I could see Yik Yak being really cool in a large crowd where something interesting was happening and a lot of people were actively using it. I didn’t see much except people breathing at each other. Maybe I’ll take another look when fall classes gather.

 Posted by at 7:31 am
May 242015

What an inspiring performance! That was just an outstanding job getting back through the field to win this year’s Greatest Spectacle In Racing. Congratulations to Juan Pablo Montoya on driving one hell of a race.


He is a reliably entertaining driver, and I’m delighted to have him back in the greatest racing series in the world. If it had to be a Penske driver, he’s who I would have picked. Heh.

Other thoughts:

  • I am so glad no one was seriously hurt. After all of the airborne cars in practice, I was concerned we’d have a serious accident this year. I understand Sebastian Saavedra is going to be OK (after being pinned in his car for a time), and I hope the injured Dale Coyne Racing pit crew members are all right.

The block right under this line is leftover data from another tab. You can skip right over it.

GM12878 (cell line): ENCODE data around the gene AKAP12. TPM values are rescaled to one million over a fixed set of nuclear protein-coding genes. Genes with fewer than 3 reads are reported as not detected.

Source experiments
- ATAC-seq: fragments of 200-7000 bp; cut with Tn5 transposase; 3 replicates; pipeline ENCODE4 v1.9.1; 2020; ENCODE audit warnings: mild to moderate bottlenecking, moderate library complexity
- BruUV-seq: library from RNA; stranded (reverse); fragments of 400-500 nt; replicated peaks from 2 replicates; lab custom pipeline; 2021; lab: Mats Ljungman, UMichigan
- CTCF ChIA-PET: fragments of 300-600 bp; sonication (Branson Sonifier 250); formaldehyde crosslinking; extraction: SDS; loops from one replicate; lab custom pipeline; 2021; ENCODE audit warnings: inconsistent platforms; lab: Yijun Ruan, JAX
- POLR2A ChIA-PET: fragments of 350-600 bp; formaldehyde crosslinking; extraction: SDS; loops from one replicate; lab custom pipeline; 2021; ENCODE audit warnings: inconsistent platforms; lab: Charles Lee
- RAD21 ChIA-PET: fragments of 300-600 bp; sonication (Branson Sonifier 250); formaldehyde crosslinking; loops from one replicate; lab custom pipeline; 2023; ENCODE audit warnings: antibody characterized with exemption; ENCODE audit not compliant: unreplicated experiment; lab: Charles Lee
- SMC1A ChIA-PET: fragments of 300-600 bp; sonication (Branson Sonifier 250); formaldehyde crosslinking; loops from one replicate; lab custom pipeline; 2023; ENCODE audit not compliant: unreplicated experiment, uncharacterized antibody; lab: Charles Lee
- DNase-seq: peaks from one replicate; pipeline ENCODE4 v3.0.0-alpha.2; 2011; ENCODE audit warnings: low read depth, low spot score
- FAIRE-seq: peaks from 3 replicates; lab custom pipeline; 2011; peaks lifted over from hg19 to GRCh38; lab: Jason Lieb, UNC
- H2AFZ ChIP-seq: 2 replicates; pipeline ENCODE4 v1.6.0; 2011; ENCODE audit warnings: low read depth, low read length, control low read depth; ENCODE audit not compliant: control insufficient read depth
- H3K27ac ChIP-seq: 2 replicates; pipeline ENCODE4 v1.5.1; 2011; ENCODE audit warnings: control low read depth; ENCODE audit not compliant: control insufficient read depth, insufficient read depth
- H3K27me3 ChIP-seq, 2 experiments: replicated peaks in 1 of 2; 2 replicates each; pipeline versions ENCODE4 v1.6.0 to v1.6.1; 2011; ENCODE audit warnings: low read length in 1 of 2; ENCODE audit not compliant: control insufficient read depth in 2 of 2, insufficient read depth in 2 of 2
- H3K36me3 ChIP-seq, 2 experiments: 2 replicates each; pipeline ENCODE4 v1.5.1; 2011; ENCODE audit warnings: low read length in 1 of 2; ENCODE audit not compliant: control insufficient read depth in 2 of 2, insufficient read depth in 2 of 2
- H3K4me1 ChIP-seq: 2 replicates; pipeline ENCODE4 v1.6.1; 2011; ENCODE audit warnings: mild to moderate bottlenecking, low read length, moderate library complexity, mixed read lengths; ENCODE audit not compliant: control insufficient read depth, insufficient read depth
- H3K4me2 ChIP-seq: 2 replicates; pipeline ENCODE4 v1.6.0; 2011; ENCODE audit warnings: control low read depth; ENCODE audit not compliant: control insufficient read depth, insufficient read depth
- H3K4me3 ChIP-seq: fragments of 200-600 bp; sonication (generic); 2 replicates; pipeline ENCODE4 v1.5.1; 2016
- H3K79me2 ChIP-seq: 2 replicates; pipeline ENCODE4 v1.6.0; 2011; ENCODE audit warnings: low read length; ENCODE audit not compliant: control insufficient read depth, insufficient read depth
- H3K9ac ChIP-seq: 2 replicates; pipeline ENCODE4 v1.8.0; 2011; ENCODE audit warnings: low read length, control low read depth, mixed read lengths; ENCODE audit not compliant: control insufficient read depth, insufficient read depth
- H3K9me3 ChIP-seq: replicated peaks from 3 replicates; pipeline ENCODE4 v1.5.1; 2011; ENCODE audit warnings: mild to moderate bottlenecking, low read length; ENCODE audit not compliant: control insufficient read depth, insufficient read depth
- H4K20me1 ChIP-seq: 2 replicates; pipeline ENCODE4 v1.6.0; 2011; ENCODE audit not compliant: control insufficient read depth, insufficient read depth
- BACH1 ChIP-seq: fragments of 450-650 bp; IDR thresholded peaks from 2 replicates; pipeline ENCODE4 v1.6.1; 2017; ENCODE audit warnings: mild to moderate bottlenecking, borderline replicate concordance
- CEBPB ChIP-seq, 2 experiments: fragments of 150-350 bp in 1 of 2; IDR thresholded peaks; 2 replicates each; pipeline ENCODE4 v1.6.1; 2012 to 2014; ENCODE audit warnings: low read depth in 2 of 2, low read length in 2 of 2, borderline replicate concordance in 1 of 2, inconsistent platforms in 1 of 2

• Tony Kanaan definitely had a car to compete, and though I hated to see him err, I loved how gracious he was in his post-crash interview.
  • Congratulations to Charlie Kimball on a podium finish. He and Scott Dixon finished 3-4, which wound up being the best story Chip Ganassi could tell. For a while, it looked like it was going to be a banner day for Ganassi.
  • Speaking of, I hated to see Sage Karam taken out on the first lap by Takuma Sato’s stupidity. I think Karam was going to be competitive today, and I’m watching his career with interest. He’s skilled and personable, and the kind of kid we need for IndyCar to flourish long-term.
  • Straight No Chaser did a fantastic job with the first post-Jim Nabors “Back Home Again In Indiana.”

I told Lea I was sad, because right now we’re absolutely as far from the Indianapolis 500 as we can be. “That much closer to fall football, though!” she replied. True enough!

 Posted by at 3:27 pm is using WP-Gravatar